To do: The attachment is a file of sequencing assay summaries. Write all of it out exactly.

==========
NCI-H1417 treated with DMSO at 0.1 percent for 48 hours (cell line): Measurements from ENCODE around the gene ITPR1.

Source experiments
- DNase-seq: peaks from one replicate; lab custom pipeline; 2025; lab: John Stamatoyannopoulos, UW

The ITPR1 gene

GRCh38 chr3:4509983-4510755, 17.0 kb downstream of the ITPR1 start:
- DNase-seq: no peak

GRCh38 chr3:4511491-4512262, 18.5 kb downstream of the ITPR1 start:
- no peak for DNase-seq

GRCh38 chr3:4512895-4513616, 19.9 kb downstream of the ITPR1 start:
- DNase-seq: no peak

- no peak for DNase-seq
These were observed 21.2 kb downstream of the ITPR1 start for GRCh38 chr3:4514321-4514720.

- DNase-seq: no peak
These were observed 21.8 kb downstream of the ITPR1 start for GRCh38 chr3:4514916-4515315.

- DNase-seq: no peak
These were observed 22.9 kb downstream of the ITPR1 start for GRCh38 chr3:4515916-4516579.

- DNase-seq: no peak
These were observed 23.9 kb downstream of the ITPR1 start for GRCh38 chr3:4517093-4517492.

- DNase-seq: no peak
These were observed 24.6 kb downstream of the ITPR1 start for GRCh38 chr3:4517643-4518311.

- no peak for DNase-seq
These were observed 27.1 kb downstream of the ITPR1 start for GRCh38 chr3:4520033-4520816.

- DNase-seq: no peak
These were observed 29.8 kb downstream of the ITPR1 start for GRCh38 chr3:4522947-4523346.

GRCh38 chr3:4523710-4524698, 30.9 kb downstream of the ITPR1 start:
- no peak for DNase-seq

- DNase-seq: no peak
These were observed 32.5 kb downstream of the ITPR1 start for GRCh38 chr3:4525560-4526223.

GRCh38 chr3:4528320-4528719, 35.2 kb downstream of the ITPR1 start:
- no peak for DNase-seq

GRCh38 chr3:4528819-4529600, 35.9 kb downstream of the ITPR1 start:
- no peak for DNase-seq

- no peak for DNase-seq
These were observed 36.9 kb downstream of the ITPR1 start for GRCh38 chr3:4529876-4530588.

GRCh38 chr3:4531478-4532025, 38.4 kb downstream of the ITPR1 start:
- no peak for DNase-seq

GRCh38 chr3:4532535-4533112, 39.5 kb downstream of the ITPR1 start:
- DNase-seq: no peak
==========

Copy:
NCI-H1417 treated with DMSO at 0.1 percent for 48 hours (cell line): Measurements from ENCODE around the gene ITPR1.

Source experiments
- DNase-seq: peaks from one replicate; lab custom pipeline; 2025; lab: John Stamatoyannopoulos, UW

The ITPR1 gene

GRCh38 chr3:4509983-4510755, 17.0 kb downstream of the ITPR1 start:
- DNase-seq: no peak

GRCh38 chr3:4511491-4512262, 18.5 kb downstream of the ITPR1 start:
- no peak for DNase-seq

GRCh38 chr3:4512895-4513616, 19.9 kb downstream of the ITPR1 start:
- DNase-seq: no peak

- no peak for DNase-seq
These were observed 21.2 kb downstream of the ITPR1 start for GRCh38 chr3:4514321-4514720.

- DNase-seq: no peak
These were observed 21.8 kb downstream of the ITPR1 start for GRCh38 chr3:4514916-4515315.

- DNase-seq: no peak
These were observed 22.9 kb downstream of the ITPR1 start for GRCh38 chr3:4515916-4516579.

- DNase-seq: no peak
These were observed 23.9 kb downstream of the ITPR1 start for GRCh38 chr3:4517093-4517492.

- DNase-seq: no peak
These were observed 24.6 kb downstream of the ITPR1 start for GRCh38 chr3:4517643-4518311.

- no peak for DNase-seq
These were observed 27.1 kb downstream of the ITPR1 start for GRCh38 chr3:4520033-4520816.

- DNase-seq: no peak
These were observed 29.8 kb downstream of the ITPR1 start for GRCh38 chr3:4522947-4523346.

GRCh38 chr3:4523710-4524698, 30.9 kb downstream of the ITPR1 start:
- no peak for DNase-seq

- DNase-seq: no peak
These were observed 32.5 kb downstream of the ITPR1 start for GRCh38 chr3:4525560-4526223.

GRCh38 chr3:4528320-4528719, 35.2 kb downstream of the ITPR1 start:
- no peak for DNase-seq

GRCh38 chr3:4528819-4529600, 35.9 kb downstream of the ITPR1 start:
- no peak for DNase-seq

- no peak for DNase-seq
These were observed 36.9 kb downstream of the ITPR1 start for GRCh38 chr3:4529876-4530588.

GRCh38 chr3:4531478-4532025, 38.4 kb downstream of the ITPR1 start:
- no peak for DNase-seq

GRCh38 chr3:4532535-4533112, 39.5 kb downstream of the ITPR1 start:
- DNase-seq: no peak